I was on a hike with a friend this weekend who shared with me that she is planning on starting a business. She has been working in her industry for many years, finds her employers to be disappointing at best and is sick of making money for someone else. She came to me for advice and a potential investment, but I first wanted to understand why she was starting the business in the first place.
As I interviewed her, I realized that there are four key questions that every “entrepreneur” should ask themselves before they decide to quit their day job.
1. Are you ready to be married to your trade?
My best friend and hairstylist set off to start her own salon a year or more ago, full of energy and vision for her company’s potential. She spent countless hours in the salon, built out elaborate marketing strategies and turned down numerous vacation and party invitations, all in the name of entrepreneurship. But in the end, she realized that she preferred being someone else’s employee.
She hadn’t accounted for the cost of entrepreneurship. In exchange for “freedom,” you can never turn off. You have the expenses of inventory, rent, payroll, but no one else is there to help pay your bills. When the buck stops with you, it is easy to become obsessed, lose sleep, and give up many things you care for in life in order to stay afloat. Entrepreneurship is the hardest job you will ever have with less pay than you expect or deserve. Be sure that it is something you are ready to commit to.
2. Are you really that good at what you do?
One error that entrepreneurs consistently make is over-inflating their own skills, ability and/or product. I know that you know you are better than your co-workers. And I’m sure you think you are better at running things than your boss. But have you ever managed a business ledger before? Have you had to hire and fire employees? Have you had to find money to cover expenses when no customers were coming in the door?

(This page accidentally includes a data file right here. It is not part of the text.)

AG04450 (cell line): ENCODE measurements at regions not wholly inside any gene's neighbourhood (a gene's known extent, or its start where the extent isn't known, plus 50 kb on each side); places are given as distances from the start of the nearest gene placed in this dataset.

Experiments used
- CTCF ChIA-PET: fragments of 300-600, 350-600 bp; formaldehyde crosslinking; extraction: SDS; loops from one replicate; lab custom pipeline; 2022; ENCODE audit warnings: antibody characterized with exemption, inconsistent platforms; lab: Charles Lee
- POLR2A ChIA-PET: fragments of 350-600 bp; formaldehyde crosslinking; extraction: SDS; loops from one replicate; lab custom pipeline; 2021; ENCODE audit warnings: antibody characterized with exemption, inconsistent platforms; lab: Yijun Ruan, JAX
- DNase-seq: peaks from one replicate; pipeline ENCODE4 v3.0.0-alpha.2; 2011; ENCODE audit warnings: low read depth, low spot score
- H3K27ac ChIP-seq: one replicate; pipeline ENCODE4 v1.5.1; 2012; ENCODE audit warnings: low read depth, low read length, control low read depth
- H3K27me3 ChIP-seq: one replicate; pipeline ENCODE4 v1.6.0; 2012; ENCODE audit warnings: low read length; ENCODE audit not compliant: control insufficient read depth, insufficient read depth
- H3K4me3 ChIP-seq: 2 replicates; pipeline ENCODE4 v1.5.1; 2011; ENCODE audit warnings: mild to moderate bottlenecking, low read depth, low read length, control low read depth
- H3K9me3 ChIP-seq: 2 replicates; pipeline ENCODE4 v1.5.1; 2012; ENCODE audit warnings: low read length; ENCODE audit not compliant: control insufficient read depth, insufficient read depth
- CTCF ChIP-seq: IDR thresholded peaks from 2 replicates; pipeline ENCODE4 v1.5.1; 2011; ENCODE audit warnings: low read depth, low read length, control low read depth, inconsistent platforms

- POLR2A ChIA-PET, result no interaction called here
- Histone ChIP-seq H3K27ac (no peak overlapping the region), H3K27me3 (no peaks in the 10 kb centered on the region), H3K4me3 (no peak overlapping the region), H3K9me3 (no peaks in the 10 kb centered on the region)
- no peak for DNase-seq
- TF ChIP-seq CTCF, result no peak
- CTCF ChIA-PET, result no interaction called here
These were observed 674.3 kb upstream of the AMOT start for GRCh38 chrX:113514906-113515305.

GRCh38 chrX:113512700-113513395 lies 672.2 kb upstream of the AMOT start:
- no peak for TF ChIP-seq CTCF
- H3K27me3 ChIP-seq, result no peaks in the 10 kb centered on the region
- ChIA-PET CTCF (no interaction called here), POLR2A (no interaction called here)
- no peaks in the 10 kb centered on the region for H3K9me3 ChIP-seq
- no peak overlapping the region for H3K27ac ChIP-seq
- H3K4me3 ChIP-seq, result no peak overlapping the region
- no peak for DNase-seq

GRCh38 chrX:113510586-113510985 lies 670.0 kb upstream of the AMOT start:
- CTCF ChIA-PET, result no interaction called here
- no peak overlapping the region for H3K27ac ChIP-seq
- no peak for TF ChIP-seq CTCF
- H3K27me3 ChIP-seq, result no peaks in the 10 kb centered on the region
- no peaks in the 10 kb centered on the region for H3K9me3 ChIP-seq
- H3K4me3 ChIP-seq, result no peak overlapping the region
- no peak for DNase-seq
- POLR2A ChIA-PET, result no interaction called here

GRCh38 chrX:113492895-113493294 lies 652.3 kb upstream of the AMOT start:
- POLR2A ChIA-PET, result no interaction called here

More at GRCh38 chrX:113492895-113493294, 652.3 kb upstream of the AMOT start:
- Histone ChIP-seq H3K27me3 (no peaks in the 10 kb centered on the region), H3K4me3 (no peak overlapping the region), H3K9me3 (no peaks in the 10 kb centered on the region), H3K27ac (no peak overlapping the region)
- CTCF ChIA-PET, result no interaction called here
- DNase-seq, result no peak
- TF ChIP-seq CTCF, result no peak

Being good at your trade is not enough. You have to be able and willing to take on the other important factors of running a business or be willing and able to pay someone else to manage these things for you. Otherwise, your entrepreneurial journey will be a short one.
3. Are you ready to take on larger bills and more debt?
Another friend decided to start a coaching business when 1) he was unable to keep a steady job and 2) he was unable to pay rent. I truly believe that he has admirable skills in his space, but had to question his motivation and readiness for entrepreneurship. Starting your own business is not a silver bullet for solving your debt problems. In fact, 8 out of 10 entrepreneurs end up failing, largely with greater debt than when they began.
If paying rent and cell phone bills is tough today, I would strongly recommend that you not consider taking on the additional financial burden of running a business.
4. Is this decision driving you or are you driving it?
This is my favorite question to ask after speaking with thousands of entrepreneurs over the past decade. Who is making the decision to start your business? Are you weighing your options, noticing that the job market is tough, and deciding that it is better to start a business than to look for another job? Does the idea of drafting a business plan seem like a chore? Are you looking for direction, and in response deciding to start a business to help you find yourself?
Or does your idea, product or concept consume you? Do you find yourself talking about it with anyone who will listen? The cashier at the grocery store, the stranger on the bus, your second cousin. Are you constantly waking up in the middle of the night to write down ideas for potential sales strategies or product improvements? Do you feel a twisting in your stomach that can only be explained as a fear of failure, but that you can only relieve by trying?
I’m a big believer that, when the time is right to start your business, you will know. It will no longer be your decision. And any of the down sides or risks are consumed by your pure drive to succeed. You still may fail in the end, but you’ll have much more fun in the process if you start for the right reasons.
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This article originally appeared on Entrepreneur.com. Minor edits have been done by the Entrepreneur.com.ph editors